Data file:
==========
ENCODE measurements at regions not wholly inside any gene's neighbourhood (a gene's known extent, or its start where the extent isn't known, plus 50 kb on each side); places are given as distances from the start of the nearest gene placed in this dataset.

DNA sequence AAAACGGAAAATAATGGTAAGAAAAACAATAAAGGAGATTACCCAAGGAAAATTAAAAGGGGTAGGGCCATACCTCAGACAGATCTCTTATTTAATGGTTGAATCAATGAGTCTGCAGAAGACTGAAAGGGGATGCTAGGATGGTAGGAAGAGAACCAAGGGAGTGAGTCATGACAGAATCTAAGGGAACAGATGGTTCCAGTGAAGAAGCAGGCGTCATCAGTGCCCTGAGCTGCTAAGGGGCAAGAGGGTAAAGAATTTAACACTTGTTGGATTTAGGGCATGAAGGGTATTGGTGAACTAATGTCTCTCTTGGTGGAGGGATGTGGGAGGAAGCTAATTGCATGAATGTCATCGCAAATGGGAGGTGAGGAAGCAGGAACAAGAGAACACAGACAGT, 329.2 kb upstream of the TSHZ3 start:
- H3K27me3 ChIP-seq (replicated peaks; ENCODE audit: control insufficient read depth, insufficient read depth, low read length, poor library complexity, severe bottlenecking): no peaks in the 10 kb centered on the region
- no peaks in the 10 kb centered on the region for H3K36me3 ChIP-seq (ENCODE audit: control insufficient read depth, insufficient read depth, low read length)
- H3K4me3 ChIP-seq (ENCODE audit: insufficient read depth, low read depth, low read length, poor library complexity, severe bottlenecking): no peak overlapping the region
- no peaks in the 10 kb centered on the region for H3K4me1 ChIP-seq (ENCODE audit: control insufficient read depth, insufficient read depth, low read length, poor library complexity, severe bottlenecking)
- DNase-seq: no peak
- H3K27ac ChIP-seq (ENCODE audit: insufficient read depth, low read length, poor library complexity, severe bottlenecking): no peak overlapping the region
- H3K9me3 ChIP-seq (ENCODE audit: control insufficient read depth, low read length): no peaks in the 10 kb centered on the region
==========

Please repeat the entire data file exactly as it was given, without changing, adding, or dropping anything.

ENCODE measurements at regions not wholly inside any gene's neighbourhood (a gene's known extent, or its start where the extent isn't known, plus 50 kb on each side); places are given as distances from the start of the nearest gene placed in this dataset.

DNA sequence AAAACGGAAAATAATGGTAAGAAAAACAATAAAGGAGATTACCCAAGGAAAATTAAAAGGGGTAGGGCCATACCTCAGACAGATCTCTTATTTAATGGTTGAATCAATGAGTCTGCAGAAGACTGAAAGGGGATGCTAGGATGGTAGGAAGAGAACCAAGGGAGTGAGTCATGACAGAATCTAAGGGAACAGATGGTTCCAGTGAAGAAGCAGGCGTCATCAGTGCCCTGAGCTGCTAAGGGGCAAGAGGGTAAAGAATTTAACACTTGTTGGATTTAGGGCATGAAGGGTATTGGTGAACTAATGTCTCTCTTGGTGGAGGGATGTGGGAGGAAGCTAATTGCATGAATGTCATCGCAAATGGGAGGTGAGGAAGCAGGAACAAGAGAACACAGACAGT, 329.2 kb upstream of the TSHZ3 start:
- H3K27me3 ChIP-seq (replicated peaks; ENCODE audit: control insufficient read depth, insufficient read depth, low read length, poor library complexity, severe bottlenecking): no peaks in the 10 kb centered on the region
- no peaks in the 10 kb centered on the region for H3K36me3 ChIP-seq (ENCODE audit: control insufficient read depth, insufficient read depth, low read length)
- H3K4me3 ChIP-seq (ENCODE audit: insufficient read depth, low read depth, low read length, poor library complexity, severe bottlenecking): no peak overlapping the region
- no peaks in the 10 kb centered on the region for H3K4me1 ChIP-seq (ENCODE audit: control insufficient read depth, insufficient read depth, low read length, poor library complexity, severe bottlenecking)
- DNase-seq: no peak
- H3K27ac ChIP-seq (ENCODE audit: insufficient read depth, low read length, poor library complexity, severe bottlenecking): no peak overlapping the region
- H3K9me3 ChIP-seq (ENCODE audit: control insufficient read depth, low read length): no peaks in the 10 kb centered on the region